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dour derby United and City was a soulless shocker - you wouldn't see it in the era of Bryan Robson, Roy Keane and Peter Reid

Lack of crowd was probable contributing factor in this dreadful bore

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Manchester City’s Ferran Torres (left) tries to get to grips with Manchester United’s Paul Pogba.  Photo: Phil Noble/PA Wire.

Manchester City’s Ferran Torres (left) tries to get to grips with Manchester United’s Paul Pogba. Photo: Phil Noble/PA Wire.

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Manchester City’s Ferran Torres (left) tries to get to grips with Manchester United’s Paul Pogba. Photo: Phil Noble/PA Wire.

Shocking. I can think of no other word for what I sat through on Saturday night.

This was not the Manchester derby I knew - and loved to play in.

This was a sterile, hopeless, game in which two teams were afraid to try to win because they were afraid of losing.

I've rarely seen a Pep Guardiola-coached football team play that way.

Yes, Pep knows how to set up his charges to defend well. But only when they are playing a really top team with plenty of attacking talent and have to be aware of the danger.

Not when they are facing a Manchester United side that is clearly lacking in confidence.

But, I'm sorry, my harshest words have to be reserved for the home team.

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United’s Mason Greenwood (left) and City’s
Raheem Sterling battle for the ball. Photo: Phil Noble/PA Wire.

United’s Mason Greenwood (left) and City’s Raheem Sterling battle for the ball. Photo: Phil Noble/PA Wire.

PA

United’s Mason Greenwood (left) and City’s Raheem Sterling battle for the ball. Photo: Phil Noble/PA Wire.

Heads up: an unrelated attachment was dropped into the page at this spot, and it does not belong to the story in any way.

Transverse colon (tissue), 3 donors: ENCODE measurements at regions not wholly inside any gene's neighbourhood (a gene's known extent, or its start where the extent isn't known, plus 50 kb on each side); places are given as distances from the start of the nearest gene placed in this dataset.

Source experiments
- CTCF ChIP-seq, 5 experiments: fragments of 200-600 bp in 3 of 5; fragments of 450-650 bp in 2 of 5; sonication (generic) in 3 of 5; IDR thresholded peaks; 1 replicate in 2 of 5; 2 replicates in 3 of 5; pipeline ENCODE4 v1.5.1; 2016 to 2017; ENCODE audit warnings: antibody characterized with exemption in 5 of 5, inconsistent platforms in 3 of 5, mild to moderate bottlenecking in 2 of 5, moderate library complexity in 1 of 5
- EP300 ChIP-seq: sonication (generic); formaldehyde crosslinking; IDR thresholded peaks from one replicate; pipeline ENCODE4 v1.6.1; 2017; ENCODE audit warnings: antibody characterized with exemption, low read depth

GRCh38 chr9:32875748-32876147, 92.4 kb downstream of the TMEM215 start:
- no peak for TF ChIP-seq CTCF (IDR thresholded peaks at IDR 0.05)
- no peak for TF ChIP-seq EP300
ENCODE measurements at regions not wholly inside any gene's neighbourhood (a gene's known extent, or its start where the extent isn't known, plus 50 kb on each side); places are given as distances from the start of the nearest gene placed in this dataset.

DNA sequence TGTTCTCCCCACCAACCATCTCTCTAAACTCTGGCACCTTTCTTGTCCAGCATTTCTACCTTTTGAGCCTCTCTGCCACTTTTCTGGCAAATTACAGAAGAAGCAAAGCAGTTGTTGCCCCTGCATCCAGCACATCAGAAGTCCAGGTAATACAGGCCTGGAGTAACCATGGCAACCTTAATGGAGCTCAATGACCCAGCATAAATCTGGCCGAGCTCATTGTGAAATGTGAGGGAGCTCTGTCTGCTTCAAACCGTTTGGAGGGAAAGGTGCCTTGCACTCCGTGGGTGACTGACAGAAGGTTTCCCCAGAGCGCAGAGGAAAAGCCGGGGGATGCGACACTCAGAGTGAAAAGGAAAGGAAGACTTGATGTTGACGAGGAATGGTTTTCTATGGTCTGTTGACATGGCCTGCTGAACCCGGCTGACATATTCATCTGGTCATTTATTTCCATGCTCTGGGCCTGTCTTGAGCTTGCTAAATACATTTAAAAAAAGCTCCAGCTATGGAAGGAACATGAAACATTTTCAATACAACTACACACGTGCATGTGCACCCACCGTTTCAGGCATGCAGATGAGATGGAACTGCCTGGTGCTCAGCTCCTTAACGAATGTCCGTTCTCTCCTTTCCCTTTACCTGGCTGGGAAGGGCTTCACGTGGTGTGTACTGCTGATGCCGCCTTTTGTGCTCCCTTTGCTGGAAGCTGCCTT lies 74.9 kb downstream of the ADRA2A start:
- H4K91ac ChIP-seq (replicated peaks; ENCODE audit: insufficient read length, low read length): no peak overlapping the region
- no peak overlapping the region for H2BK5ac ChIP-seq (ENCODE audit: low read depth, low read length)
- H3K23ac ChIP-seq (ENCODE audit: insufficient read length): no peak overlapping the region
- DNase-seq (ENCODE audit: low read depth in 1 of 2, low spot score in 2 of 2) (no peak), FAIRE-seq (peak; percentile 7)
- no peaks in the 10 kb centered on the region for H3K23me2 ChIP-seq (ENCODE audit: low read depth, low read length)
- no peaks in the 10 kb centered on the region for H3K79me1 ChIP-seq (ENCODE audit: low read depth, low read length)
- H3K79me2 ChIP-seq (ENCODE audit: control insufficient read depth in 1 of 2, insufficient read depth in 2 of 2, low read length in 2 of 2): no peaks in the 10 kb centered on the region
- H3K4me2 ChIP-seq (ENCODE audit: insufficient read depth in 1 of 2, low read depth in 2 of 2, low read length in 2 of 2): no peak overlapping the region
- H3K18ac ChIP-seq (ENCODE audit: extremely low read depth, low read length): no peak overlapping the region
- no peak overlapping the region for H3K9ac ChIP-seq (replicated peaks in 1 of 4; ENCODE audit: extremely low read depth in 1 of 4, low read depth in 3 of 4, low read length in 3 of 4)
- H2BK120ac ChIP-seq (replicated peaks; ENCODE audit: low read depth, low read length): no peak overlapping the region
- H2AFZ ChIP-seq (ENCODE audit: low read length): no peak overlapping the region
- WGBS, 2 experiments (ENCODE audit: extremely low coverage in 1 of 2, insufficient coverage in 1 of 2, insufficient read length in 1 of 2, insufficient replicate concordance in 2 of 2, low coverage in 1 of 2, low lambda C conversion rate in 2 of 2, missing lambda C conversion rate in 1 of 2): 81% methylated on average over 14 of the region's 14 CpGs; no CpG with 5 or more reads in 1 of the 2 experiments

It was as though they were caught in the headlights of last Tuesday's exit from the Champions League.

That this match suddenly became a 'do not lose' outing for United.

But there was no urgency from United's players. If you have gone out of Europe, get back into your fans' good books by having a right go at City. Give your support a little pride this weekend.

For now, Manchester United are going nowhere.

Yes, Ole Gunnar Solskjaer is under pressure as United manager.

Maybe not that much pressure, because what top world coach is going to get into a mess that is the club's upstairs set-up?

My old club is signing players like Zlatan Ibrahomovic and Edinson Cavani, great players who are at the end of their career, not the top talent of the day.

It is no secret that Ole wanted a brilliant young talent of our time in Jadon Sancho.

And the club would not go and get him from Borussia Dortmund during the summer. They did not accept the German club at their word and pay the money.

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Manchester United's Luke Shaw gets to know Riyad Mahrez. Photo: Phil Noble/PA Wire.

Manchester United's Luke Shaw gets to know Riyad Mahrez. Photo: Phil Noble/PA Wire.

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Manchester United's Luke Shaw gets to know Riyad Mahrez. Photo: Phil Noble/PA Wire.

Now they will have to pay it next summer - or watch another club outbid them. And that never happened before with Manchester United.

If they wanted a player they got him.

And it could continue that way. Ole has already been mumbling about not signing too many players in January.

Is that because he has been told he can't have any money in January as supporters are still, largely, locked out of football grounds.